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Remedies available to the buyer in Roman law of sale

Roman law of sale (emptio et veditio = buying and selling)1 was one of the consensual contracts (contractus consensu), which form of contracts is extremely important in the development of the law of contract.  In Good faith in contracting it was explained that the Romans had a closed system of contract, in that a contract was only a contract if it complied with the particular requirements the law set for that particular type of agreement.  In an open system of contract, any agreement that complies with general principles that give rise to liability, is a contract.  Certain peculiarities or specific terms simply serve to distinguish one type of contract from another (e.g. sale of a house from lease thereof, sale transferring ownership permanently, lease being specifically a temporary arrangement). 

 

The Roman concept of the consensual contract was the first step in Europe towards the notion of an open system of contract, as the idea was that the agreement was based on consensus between the parties rather than compliance with specific requirements set by law.2  Because consensus was required for the formation of an agreement of sale, bona fides was of utmost importance.  The parties had to be able to trust one another.  For this reason (and probably because there are always one or two untrustworthy people out there) the Romans developed the notion of certain guarantees that were regarded as being incorporated into the agreement of sale, regardless of whether the parties had explicitly agreed to these guarantees.  They could, of course, agree to exclude one or more of these automatic guarantees.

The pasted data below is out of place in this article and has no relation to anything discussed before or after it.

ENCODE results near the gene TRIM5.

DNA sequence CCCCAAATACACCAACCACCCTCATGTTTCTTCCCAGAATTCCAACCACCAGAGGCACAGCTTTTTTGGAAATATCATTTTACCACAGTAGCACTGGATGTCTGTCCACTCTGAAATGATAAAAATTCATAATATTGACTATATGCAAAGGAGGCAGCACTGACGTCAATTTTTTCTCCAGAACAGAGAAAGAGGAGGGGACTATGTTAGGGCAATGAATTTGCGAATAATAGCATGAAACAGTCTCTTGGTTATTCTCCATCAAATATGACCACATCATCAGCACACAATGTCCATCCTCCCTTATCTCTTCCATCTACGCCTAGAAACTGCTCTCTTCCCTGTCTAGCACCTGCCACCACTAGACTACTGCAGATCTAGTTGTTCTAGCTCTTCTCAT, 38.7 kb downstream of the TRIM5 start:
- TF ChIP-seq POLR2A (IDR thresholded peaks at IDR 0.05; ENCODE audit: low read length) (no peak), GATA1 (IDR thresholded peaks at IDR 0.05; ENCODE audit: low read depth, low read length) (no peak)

The two most important guarantees that developed were the guarantee against the purchaser later being evicted (in the strictly legal sense) by a third person who claims stronger title to the merx and the guarantee against latent defects in the thing sold.

The guarantee against eviction

It was accepted that the seller had to guarantee that the purchaser ought not be evicted by a third party (or even the seller himself) after the conclusion of the agreement, by the third party claiming ownership of the merx and recovering it with the rei vindicatio (vindicatory action in terms of which the owner of a thing recovers it from the possessor).  This notion took a long time to develop.

 

Originally there was no such guarantee, and the purchaser simply had to bear the loss, unless he could show that the seller had acted fraudulently, knowing that he was incapable of transferring ownership of the thing to the purchaser.  As a consequence, the prudent Roman started requiring the seller to stipulate (the solemn and sacred unilateral promise = stipulatio) that he would recompense the seller if he were to be evicted.  Two such stipulations developed, to whit the stipulatio habere licere (= the promise to have when you wish it, i.e. upon request for it) and the stipulatio duplae (= promise to (give) twice).  In terms of the first, the seller promised to recompense the purchaser in the event of eviction, and in the second, he promised to pay double the price as form of punishment in the event of eviction.3